Congrats on 5309. We’re curious to know, what does 5309 stand for? And what’s the story behind the song?
It’s about sex. Lesbian sex. Lesbian sex in a car. Being Morgan’s DJ, it is expected for us to have at least one song out together, so we made it happen. I was at my studio (4835 Studios) and I was playing around with ambient chords and sounds, and eventually that night, the composition just kind of fell together. I immediately heard Morgan’s voice on it and sent it to her right away. I always name songs before sending them for archiving purposes and I named it “Cigs After Sex” because that is the vibe the beat gave me.
I guess that name gave inspiration for the lyrics because when we recorded the song with her fiancé 730 Skylar at their resident studio (2Queen), I asked what it was about, and without missing a beat Morgan excitedly said “Lesbian car sex, and we should call it 5309!…” Why the title? “…Because of 8675309”. Given that all 3 of us like women and cars, there was no hesitation to agree with the concept.
You worked on the original edit with vocalist Morgan Gold, and you bought Elevatd in for the remix. You all hail from Chicago – do you know each other well or is this the first time that you’ve worked together?
Morgan Gold and I met in a L.A.S.E.Rs and Holography class at Columbia College, and we would take the CTA home to our prospective red line stops; which is where we did most of our friendship kindling. But it was not until about two years later that we began having a strong working relationship. As for ELEVATD, I was working as Chicago’s top rated bud-tender (according to google reviews) at a medical dispensary and my coworker (IG: @berny.prproj) found out I was a EDM producer and he was quick to let me know that he shoots videos and photos for these really cool dudes he met in his frat years ago. To be frank, I almost picked up a job at a prominent studio, but decided to work at the dispensary instead. If I did not do that, I would never have met my now EDM mentors. But anyways, I started working with Dennis (left deck) from ELEVATD to help me with re-branding from “DJ Heily B” to “Heily Beatz” and organizing DJ sets. It led me to doing a live stream in their studio (@homemusicprod) where our friendship and professional relationship became solidified after I met and showed Chris (right deck) a bass song I made called “Thriller” that was inspired by my favorite song by them “Decimation”.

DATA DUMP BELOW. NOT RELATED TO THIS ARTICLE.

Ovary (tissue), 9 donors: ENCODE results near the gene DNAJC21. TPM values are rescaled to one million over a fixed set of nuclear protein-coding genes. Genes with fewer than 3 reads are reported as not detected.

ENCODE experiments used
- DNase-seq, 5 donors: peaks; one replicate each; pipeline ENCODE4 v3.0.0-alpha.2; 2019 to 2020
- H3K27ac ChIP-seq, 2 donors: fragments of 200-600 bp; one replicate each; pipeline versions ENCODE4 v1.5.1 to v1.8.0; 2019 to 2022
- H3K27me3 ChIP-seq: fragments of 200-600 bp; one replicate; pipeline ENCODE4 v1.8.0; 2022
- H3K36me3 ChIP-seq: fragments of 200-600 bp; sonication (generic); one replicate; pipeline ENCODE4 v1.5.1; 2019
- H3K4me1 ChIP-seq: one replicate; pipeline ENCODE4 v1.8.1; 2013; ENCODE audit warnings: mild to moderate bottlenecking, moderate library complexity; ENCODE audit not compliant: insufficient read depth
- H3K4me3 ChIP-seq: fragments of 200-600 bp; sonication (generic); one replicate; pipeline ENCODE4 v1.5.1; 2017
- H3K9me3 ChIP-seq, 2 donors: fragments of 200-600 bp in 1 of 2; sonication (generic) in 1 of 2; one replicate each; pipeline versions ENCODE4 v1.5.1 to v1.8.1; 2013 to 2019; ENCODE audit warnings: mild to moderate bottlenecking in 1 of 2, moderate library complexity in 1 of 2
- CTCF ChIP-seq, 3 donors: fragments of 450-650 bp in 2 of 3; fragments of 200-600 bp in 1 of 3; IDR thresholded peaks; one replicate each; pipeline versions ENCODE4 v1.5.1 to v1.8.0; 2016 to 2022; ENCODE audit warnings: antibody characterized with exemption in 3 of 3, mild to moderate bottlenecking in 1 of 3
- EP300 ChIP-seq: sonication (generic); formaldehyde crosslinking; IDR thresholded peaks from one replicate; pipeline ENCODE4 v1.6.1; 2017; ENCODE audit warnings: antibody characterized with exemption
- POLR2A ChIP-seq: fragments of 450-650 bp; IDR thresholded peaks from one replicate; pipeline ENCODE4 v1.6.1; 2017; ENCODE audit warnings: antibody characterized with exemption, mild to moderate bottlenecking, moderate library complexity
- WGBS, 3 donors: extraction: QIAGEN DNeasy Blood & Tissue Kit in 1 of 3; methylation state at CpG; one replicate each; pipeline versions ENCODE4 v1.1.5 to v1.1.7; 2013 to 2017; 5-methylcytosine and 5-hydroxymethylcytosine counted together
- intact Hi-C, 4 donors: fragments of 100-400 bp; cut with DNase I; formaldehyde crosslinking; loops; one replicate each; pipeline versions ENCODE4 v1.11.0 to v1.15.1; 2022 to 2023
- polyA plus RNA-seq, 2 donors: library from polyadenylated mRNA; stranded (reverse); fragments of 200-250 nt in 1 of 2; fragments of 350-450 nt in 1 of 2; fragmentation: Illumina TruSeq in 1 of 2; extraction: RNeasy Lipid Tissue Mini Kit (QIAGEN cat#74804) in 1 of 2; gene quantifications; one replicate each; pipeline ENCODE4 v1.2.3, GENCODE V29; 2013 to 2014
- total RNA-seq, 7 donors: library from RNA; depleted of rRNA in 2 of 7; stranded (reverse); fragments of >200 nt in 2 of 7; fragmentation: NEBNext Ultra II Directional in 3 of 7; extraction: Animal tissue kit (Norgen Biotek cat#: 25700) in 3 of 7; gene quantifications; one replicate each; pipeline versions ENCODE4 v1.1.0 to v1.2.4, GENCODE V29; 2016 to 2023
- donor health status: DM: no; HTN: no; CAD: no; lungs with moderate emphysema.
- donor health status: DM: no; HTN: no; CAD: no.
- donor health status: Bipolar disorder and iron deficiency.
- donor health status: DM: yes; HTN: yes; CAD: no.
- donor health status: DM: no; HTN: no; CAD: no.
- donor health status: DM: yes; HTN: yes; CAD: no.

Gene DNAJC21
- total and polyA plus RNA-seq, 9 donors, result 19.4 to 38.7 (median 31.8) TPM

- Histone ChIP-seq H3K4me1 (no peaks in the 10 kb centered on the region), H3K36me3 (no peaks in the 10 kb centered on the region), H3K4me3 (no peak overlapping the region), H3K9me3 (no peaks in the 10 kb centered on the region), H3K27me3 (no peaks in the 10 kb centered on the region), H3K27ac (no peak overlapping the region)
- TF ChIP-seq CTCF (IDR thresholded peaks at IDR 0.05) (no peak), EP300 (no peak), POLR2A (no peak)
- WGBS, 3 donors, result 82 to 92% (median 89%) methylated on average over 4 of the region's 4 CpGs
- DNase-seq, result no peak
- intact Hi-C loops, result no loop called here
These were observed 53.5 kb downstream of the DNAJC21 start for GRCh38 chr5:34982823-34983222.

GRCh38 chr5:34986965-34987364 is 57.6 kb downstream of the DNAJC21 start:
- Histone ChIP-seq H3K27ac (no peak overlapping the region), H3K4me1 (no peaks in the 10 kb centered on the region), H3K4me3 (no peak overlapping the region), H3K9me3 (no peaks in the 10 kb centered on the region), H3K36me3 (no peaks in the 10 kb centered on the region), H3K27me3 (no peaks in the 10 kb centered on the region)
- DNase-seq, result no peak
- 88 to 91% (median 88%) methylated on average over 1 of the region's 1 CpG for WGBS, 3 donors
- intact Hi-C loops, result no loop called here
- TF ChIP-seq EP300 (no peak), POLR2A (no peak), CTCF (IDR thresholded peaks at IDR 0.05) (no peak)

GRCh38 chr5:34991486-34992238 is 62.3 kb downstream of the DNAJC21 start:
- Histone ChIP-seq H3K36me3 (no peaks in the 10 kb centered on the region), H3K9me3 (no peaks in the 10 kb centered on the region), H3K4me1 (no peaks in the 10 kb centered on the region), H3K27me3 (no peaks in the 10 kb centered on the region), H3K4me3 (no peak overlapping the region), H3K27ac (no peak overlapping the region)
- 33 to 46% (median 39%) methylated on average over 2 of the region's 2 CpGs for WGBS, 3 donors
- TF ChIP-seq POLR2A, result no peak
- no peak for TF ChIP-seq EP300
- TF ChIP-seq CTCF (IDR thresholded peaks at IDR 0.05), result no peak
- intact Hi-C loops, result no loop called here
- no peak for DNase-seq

After that night, I asked Chris to help me mix by heavy track “Dienasty” at my studio, and in that session we learned that he lived right down the street from me. From then on, because our studios are 3 minutes away from one another, we began carpooling and hanging out on a regular basis. Naturally through hanging out with both ELEVATD and Morgan Gold, both names came into conversation and both brands became fans of each other’s work. At the end of the day, my policy is: “My network is your network. What I know is yours too.”. When “5309” was in the works, Chris asked me to play it for him, as we always share WIPs and it instantly clicked that this remix must be made. From then on, the song became the first track all 3 of us worked together on. Debuting our collective professional relationships to our unique audiences.